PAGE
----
Nobody likes a harsh cut in audio, fading your audio in or out is pretty much always preferable. In this quick article, I’ll show you how to do it easily in Premiere Pro CC.
How to Fade out Audio in Premiere Pro CC
Fading out your music, sound effects (even if it’s just over a frame or two), and voiceovers give your edit a much more pleasing listening experience to your viewer over putting harsh cut points where you want the audio track to finish.
There are a couple of ways to do this, I’ll show you both so that you can pick and choose the approach based on your time and skillset.
How do I know what I’m talking about? Head to the DigiProTips Experience and Background page to find out how I’ve built up my knowledge over a career spanning feature film, broadcast TV and digital content production.
Just before we get to the answers, make sure your timeline is set up and you have your audio selected in the timeline, ready to apply the effect.
The Fast, Automatic Way to Fade Out in Premiere Pro CC
The quickest and most efficient way to fade out is to use the built-in keyboard shortcut in Premiere Pro:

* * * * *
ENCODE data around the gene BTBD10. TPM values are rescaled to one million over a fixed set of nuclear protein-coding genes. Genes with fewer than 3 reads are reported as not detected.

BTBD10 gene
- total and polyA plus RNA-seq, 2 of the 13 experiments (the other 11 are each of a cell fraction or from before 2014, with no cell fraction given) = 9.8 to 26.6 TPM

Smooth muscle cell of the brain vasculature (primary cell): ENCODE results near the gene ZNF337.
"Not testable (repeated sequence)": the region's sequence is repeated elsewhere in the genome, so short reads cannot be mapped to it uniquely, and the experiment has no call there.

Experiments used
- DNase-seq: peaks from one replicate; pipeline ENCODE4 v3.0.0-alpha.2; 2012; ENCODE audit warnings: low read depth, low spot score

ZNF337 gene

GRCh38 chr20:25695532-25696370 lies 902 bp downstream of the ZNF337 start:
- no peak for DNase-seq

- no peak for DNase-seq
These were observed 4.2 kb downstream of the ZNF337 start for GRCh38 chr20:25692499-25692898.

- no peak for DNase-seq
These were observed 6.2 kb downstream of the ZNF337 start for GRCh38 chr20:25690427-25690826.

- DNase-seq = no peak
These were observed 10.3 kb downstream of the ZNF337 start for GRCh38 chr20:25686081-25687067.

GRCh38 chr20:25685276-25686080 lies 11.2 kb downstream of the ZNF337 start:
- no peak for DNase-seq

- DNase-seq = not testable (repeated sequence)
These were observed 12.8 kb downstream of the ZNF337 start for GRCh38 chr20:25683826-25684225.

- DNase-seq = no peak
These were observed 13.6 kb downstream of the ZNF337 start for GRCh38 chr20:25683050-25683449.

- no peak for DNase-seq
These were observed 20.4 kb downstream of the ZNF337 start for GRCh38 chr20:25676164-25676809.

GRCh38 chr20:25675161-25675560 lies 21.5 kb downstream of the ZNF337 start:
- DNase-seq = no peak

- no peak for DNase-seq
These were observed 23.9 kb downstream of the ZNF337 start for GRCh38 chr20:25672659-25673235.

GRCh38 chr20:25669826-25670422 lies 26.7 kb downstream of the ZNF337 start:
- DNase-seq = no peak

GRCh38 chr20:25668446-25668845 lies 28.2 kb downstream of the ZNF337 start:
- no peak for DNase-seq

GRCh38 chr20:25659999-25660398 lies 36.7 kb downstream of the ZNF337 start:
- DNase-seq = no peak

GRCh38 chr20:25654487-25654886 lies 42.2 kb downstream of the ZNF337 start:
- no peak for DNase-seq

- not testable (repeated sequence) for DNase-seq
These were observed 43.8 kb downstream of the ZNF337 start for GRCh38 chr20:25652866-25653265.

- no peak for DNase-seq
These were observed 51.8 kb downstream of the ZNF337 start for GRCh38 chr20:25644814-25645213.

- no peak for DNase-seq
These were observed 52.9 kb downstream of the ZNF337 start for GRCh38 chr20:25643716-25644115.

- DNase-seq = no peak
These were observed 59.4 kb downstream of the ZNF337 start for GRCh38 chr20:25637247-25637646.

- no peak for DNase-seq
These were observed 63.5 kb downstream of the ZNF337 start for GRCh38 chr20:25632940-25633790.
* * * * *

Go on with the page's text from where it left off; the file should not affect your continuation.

CTRL/CMD + Shift + D
This will add a ‘constant power’ fade to the end of your audio track. You can then trim or expand that fade with your mouse cursor.
Alternatively, you can add the auto fade by going to:
Sequence -> Apply Audio Transition
The Creative Approach to Fading Your Audio in Premiere Pro
The automatic constant power crossfade effect is great when you don’t need anything other than to fade at a constant rate.
If you want to have a more dynamic or keyframed fade then you will need to manually do that using keyframes on the clip itself.
To do this, open your audio clip track’s layer so that you can see the keyframe bar at the top of the clip.
Choose the pen tool from the toolbar or press ‘P’ on your keyboard.
Add a keyframe at the start of your fade and another where you want the fade to finish.
You can then drag the second keyframe down to fade out the clip. You will see the dB change as you drag.
Add more keyframes at different dB levels to add a creative and dynamic fade out on that clip.
There really isn’t much more to know about fade-outs in Premiere Pro. You can choose whichever approach you like to achieve different results in your edit.
It’s worth noting that there is a couple of other automatic fade-out options other than the constant power. There is also ‘exponential fade’ and ‘constant gain’.
They have different properties for how quickly, and at what dB they fade, so try them and choose whichever works best for your edit.
Or of course, you can keyframe for the perfect fade yourself.
For more Premiere Pro tips, why not check out my tutorial on rendering for a faster editing experience:
Also, some of the most underrated keyboard shortcuts to improve your editing efficiency: